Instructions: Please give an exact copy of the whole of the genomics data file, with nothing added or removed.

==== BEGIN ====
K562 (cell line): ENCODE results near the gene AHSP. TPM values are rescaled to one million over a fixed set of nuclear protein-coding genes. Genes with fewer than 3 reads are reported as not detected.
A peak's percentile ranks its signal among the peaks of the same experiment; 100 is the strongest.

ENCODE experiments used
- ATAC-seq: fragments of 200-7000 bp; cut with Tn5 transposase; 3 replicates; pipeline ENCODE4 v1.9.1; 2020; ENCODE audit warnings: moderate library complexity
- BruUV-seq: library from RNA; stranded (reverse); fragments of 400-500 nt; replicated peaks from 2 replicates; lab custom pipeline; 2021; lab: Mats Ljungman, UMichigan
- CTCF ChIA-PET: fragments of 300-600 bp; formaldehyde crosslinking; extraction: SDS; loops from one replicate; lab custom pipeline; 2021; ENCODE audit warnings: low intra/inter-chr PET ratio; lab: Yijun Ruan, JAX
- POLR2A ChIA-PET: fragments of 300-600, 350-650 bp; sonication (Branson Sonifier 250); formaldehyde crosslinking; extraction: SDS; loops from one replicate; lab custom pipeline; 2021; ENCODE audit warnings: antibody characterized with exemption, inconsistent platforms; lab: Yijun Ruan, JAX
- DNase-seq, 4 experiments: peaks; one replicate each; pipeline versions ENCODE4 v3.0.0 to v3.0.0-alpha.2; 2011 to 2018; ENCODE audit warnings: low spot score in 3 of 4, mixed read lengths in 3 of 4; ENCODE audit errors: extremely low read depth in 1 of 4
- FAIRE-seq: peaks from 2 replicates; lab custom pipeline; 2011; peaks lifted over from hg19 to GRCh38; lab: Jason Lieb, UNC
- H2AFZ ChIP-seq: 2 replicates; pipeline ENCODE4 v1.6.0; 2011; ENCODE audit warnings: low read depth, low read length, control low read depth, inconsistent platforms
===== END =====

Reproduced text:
K562 (cell line): ENCODE results near the gene AHSP. TPM values are rescaled to one million over a fixed set of nuclear protein-coding genes. Genes with fewer than 3 reads are reported as not detected.
A peak's percentile ranks its signal among the peaks of the same experiment; 100 is the strongest.

ENCODE experiments used
- ATAC-seq: fragments of 200-7000 bp; cut with Tn5 transposase; 3 replicates; pipeline ENCODE4 v1.9.1; 2020; ENCODE audit warnings: moderate library complexity
- BruUV-seq: library from RNA; stranded (reverse); fragments of 400-500 nt; replicated peaks from 2 replicates; lab custom pipeline; 2021; lab: Mats Ljungman, UMichigan
- CTCF ChIA-PET: fragments of 300-600 bp; formaldehyde crosslinking; extraction: SDS; loops from one replicate; lab custom pipeline; 2021; ENCODE audit warnings: low intra/inter-chr PET ratio; lab: Yijun Ruan, JAX
- POLR2A ChIA-PET: fragments of 300-600, 350-650 bp; sonication (Branson Sonifier 250); formaldehyde crosslinking; extraction: SDS; loops from one replicate; lab custom pipeline; 2021; ENCODE audit warnings: antibody characterized with exemption, inconsistent platforms; lab: Yijun Ruan, JAX
- DNase-seq, 4 experiments: peaks; one replicate each; pipeline versions ENCODE4 v3.0.0 to v3.0.0-alpha.2; 2011 to 2018; ENCODE audit warnings: low spot score in 3 of 4, mixed read lengths in 3 of 4; ENCODE audit errors: extremely low read depth in 1 of 4
- FAIRE-seq: peaks from 2 replicates; lab custom pipeline; 2011; peaks lifted over from hg19 to GRCh38; lab: Jason Lieb, UNC
- H2AFZ ChIP-seq: 2 replicates; pipeline ENCODE4 v1.6.0; 2011; ENCODE audit warnings: low read depth, low read length, control low read depth, inconsistent platforms